Posted by: project151 | July 18, 2008

A compelling case against the easing of tractor-trailer rules in North Carolina

The News & Observer (Raleigh, North Carolina); Sunday, July 13, 2008
HEADLINE: Not so fast; A national safety advocate makes a compelling case against the easing of tractor-trailer rules in North Carolina

North Carolina’s debate over whether to allow longer tractor-trailers on some highways has hit the national scope, thanks to a safety expert. Gerald A.
Donaldson is the senior research director for the nonprofit Advocates for Highway and Auto Safety, a coalition of several types of groups, from insurance companies to safety organizations. At a Washington hearing, he addressed issues related to moves not just in this state, but nationwide, to relax rules on truck lengths and weights.

Donaldson called the support from some North Carolina legislators for allowing longer trucks on more highways as showing a “disregard” for the “adverse safety and infrastructure impacts” of such a move, which is supported by the trucking lobby.

Word from the head of the N.C. Trucking Association isn’t that comforting.
Yes, Charlie Diehl said, the rules would be different. “It’s going to change what is legal,” the association president said, “but there won’t be a significant increase of 53-foot trailers on highways where you don’t have them now.” And why not? “Trucking industry operators recognize that the trucks are not safe to use on some roads, and they don’t use them on those roads now,” he said. That sounds a little like: Trust us.

Trucks and heavy vehicles cause much of the wear and tear on highways, costing huge sums of public money in repairs. And North Carolina, according to Donaldson, ranked fifth in the country in 2005 for the number of people, 204, who died in crashes involving large trucks.

The industry has made a push for these changes despite opposition on safety grounds from the state Highway Patrol and the Department of Transportation. How, then, can North Carolina’s lawmakers push on?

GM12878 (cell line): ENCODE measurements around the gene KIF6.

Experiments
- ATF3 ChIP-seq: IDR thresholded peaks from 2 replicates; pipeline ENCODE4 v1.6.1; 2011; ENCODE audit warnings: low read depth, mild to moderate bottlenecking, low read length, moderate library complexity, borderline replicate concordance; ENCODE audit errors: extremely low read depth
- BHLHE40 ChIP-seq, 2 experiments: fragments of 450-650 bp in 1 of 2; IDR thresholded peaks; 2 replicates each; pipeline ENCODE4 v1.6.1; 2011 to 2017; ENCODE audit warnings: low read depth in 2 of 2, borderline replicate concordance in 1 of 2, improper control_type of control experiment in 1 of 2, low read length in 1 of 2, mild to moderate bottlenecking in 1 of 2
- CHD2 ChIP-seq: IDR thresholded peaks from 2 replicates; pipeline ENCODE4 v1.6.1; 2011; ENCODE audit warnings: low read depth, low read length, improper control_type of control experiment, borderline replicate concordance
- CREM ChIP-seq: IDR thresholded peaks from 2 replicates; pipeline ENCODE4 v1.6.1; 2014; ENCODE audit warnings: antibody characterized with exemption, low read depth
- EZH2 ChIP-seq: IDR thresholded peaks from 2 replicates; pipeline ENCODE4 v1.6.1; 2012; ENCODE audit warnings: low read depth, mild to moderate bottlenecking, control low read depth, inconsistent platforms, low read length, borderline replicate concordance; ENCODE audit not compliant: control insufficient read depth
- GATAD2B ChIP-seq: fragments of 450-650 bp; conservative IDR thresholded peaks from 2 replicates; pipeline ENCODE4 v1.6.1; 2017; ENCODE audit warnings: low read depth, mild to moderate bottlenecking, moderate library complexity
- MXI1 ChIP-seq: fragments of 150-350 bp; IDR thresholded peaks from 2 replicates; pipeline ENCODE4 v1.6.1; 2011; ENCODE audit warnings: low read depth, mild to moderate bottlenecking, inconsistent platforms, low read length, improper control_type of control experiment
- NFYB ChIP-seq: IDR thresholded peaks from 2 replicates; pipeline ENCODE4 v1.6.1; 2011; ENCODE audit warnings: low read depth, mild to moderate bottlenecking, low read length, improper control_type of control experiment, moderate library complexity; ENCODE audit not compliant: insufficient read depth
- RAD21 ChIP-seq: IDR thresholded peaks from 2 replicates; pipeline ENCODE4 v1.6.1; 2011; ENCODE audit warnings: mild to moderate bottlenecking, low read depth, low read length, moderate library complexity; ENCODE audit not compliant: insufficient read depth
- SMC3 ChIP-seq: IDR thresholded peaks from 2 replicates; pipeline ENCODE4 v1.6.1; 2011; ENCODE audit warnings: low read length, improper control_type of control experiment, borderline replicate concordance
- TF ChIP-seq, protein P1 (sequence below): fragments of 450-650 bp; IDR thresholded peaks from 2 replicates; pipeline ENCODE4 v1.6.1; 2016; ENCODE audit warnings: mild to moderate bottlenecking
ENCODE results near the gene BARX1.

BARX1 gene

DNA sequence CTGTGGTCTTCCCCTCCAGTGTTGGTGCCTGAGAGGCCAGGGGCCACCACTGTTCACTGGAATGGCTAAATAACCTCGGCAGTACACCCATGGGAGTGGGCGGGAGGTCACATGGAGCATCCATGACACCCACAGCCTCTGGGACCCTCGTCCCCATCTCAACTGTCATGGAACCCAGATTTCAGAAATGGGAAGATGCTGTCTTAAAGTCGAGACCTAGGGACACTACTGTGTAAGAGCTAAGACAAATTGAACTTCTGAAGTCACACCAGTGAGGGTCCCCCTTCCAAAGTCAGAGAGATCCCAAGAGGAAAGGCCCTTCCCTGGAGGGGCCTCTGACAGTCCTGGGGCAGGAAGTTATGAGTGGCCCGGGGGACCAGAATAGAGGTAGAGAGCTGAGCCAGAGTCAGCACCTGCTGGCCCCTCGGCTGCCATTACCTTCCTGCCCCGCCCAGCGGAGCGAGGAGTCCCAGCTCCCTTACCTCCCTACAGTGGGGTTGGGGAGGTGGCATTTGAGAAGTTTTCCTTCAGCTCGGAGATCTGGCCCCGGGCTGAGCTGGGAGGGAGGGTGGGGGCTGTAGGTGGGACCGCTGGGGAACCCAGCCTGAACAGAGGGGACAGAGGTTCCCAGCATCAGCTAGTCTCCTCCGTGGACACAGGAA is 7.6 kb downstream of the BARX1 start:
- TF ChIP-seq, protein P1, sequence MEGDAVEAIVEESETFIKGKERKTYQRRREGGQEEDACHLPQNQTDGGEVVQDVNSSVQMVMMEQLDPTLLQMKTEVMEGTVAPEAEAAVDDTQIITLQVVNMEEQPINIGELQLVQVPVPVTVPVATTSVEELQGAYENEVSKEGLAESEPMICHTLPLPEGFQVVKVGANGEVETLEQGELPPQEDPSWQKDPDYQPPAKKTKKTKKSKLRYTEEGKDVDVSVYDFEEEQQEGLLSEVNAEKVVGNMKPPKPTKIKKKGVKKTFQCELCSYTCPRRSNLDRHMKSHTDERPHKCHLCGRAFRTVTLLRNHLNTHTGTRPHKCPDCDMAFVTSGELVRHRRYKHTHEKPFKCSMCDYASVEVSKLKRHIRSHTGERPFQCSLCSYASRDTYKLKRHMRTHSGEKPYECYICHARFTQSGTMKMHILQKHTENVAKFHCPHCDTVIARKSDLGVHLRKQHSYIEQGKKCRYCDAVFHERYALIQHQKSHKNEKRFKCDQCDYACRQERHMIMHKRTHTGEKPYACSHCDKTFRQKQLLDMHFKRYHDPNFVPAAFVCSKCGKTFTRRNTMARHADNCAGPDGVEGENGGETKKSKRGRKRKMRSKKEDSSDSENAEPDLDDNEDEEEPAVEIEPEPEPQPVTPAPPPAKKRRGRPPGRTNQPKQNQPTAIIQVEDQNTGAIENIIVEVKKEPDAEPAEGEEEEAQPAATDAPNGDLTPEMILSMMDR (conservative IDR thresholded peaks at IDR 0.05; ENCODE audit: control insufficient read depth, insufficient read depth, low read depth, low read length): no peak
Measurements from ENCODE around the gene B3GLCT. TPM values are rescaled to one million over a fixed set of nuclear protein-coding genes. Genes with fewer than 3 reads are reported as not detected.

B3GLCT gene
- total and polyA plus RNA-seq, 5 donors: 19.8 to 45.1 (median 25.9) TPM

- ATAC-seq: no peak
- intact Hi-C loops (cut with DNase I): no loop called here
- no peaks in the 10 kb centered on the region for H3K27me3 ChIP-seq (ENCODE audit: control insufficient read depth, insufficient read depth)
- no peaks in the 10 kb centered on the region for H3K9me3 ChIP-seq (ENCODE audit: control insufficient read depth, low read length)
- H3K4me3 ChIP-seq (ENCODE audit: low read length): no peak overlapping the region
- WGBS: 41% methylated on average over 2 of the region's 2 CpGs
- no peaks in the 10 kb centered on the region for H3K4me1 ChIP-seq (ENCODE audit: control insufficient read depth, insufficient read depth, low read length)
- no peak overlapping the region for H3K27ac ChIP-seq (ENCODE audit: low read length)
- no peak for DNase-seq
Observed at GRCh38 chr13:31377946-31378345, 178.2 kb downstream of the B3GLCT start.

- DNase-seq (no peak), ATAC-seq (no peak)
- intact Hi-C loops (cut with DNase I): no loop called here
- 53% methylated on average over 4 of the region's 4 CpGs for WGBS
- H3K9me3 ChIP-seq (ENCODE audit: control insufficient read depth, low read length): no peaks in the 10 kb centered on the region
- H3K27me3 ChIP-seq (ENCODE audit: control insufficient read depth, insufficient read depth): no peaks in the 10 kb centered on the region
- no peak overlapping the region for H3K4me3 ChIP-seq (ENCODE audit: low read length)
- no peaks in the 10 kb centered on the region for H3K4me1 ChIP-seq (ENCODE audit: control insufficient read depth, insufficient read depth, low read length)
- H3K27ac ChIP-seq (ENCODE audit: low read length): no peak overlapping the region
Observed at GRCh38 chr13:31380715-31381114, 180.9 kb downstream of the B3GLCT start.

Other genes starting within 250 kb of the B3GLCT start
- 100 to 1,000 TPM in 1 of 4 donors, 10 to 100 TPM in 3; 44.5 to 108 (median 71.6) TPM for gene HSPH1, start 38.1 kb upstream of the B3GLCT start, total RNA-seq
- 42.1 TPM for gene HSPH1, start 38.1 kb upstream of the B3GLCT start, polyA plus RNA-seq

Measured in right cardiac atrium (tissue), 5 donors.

Alas, it appears it’s the tried and true tradition of listening to lobbyists for special interest groups over the voices of authoritative common sense.

The same might be said of other legislation that would relax rules for towing wide boats. Legislators also are scheduled to vote on final approval soon for allowing wide boats to be hauled on Sundays and holidays (now banned) and at night, provided the boats are 10 feet wide or less. Governor Easley has appropriately threatened a veto, if lawmakers continue to ignore his objections.

It’s certain the trucking and retail industry interests will continue to drive for action (as will those pushing the boat rule changes) before this session of the legislature adjourns. That’s the way things are done when legislation is designed to benefit a particular type of business or interest group without much regard to consequences or consumer interests.

The last thing a special interest group wants is prolonged debate and give-and-take discussion. That means cooler heads might prevail. It means someone, maybe many someones, given the chance to consider the broad implications of legislation, might pull a switcheroo and crawl out of the pocket of that special interest.

This legislation needs to be pulled off the road. Let’s have it stop in the weigh station of public opinion.


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